Rusty Knox, a Davidson real estate agent and popular local musician, captured the mood of many town residents last week toward a proposal to redevelop a portion of the downtown area.
“We’ve got this postcard that’s downtown, and we want to keep it,” Knox said during an information session Oct. 20 on a study exploring possibilities for redeveloping a 3.5-acre site that includes Town Hall and the town’s police and fire stations.
Knowing nods flowed through much of the overflow crowd, which spilled from the Town Hall meeting chamber onto an outdoor balcony and into the lobby.
Those nods became cheers when Knox referred to comments Mayor John Woods made to open the meeting. Woods had noted the explosive population and development growth in nearby Mooresville, Cornelius and Huntersville, and warned that Davidson faced similar challenges in the face of the Charlotte region’s resurgent economy.
“We are not Mooresville; we are not Cornelius; we are not Huntersville,” Knox declared. “We don’t want to be Mooresville; we don’t want to be Cornelius; we don’t want to be Huntersville.”
By the time Knox finished, his words were barely audible above the clapping, cheering audience.
It was the fifth public forum in what so far has been a year-long feasibility study by Davidson and the UNC Chapel Hill School of Government into using the town-owned site for a mixed-use development. The project’s leaders unveiled drawings and models of a project that could include:
▪ As many as 80-100 condos or apartments.
▪ A 125-room hotel with as much as 10,000 feet of meeting space.
▪ About 28,000 square feet of retail space.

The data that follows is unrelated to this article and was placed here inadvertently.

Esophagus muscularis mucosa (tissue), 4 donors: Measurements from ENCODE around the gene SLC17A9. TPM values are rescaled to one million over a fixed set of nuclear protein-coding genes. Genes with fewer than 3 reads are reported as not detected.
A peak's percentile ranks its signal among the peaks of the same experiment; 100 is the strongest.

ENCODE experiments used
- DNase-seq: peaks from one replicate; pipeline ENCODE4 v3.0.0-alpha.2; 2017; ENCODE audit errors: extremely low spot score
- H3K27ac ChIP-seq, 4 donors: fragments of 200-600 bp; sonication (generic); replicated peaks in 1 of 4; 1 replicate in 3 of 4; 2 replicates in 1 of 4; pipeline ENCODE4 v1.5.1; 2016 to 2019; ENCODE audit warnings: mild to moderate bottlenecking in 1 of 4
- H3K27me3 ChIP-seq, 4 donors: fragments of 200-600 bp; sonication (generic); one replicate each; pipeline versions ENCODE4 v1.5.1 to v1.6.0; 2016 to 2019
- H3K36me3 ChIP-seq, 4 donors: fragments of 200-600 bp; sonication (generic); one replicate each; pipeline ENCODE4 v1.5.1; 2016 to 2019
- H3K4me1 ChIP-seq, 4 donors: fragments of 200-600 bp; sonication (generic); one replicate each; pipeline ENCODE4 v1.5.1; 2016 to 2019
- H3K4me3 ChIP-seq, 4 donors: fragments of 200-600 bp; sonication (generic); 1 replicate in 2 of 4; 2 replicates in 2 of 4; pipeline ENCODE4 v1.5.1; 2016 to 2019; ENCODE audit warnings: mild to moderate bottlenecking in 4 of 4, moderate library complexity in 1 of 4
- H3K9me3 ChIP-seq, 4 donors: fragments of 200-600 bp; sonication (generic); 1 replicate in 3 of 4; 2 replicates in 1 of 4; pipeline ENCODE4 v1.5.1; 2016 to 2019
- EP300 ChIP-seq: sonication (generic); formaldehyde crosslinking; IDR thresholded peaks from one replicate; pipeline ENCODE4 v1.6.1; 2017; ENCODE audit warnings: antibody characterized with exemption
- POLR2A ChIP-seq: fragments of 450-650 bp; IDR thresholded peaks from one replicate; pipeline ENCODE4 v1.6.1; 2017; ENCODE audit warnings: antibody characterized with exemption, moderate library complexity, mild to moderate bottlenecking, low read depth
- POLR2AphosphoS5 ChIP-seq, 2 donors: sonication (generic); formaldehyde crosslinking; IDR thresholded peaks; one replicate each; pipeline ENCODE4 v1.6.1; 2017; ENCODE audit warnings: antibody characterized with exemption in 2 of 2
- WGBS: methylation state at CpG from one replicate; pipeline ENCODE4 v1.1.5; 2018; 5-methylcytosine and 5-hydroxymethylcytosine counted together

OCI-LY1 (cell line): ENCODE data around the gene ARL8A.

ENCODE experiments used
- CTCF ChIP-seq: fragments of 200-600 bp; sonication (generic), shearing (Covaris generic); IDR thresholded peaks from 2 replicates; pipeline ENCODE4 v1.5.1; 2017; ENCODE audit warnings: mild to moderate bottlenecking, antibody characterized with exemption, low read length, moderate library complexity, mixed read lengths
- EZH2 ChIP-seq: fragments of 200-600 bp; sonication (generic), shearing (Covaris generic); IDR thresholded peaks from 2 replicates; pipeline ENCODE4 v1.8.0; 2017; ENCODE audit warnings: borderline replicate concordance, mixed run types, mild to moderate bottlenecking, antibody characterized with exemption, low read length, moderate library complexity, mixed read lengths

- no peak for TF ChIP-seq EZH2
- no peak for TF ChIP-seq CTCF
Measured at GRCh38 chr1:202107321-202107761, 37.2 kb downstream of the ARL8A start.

▪ About 12,000 square feet of office space.
▪ 25,000 square feet for town administrative and public safety needs. The current Town Hall is about 15,800 square feet.
▪ A plaza and new green spaces for the market, festivals and other public events.
▪ A new cobblestone “market street” between South Main and Jackson streets that could triple the available space for Davidson’s popular farmer’s market.
The project is referred to as the Downtown Catalyst Study, and its name cuts to the core of complaints from opponents such as Knox, who say the last thing the town needs to do is encourage more development in an already bustling downtown.
“We’re selling our most valuable entity – which is this 3 1/2 acres – for development,” Knox said.
Several citizens at the meeting questioned why the town would want to bring new homes to an already traffic-clogged downtown where public parking is at a premium.
“The idea is, if we have to have growth – and we can’t stop it – let’s have it in a form that allows people to operate with fewer trips than they would if they were outside a mixed-use area like this,” Town Manager Leamon Brice replied. “The folks who live (downtown) will create maybe half as many car trips per day as the folks who live outside of downtown, away from the amenities that are there.”
The project’s leaders have made similar arguments in advocating for a hotel and conference center by noting that only about half of guests would likely come in their own vehicles and that even those who do will likely leave them parked during much of their stay.
Renderings introduced at the latest meeting included new two- to three-story buildings along Main Street, and structures of up to five floors along Jackson Street. The five-story buildings drew some initial gasps from the audience, but the School of Government’s Rory Dowling noted that Jackson Street sits about 16 feet lower than Main Street, so the top of the taller buildings would be about even with the shorter buildings along Main Street.
Dowling said the next steps are to solicit proposals from developers, and to determine the best way to finance the project – if it is feasible. Construction could begin as early as next summer, he added. Ultimately, though, the town board will have to decide whether to move forward.
“We’re only just getting started,” Dowling said.
John Deem is a freelance writer: firstname.lastname@example.org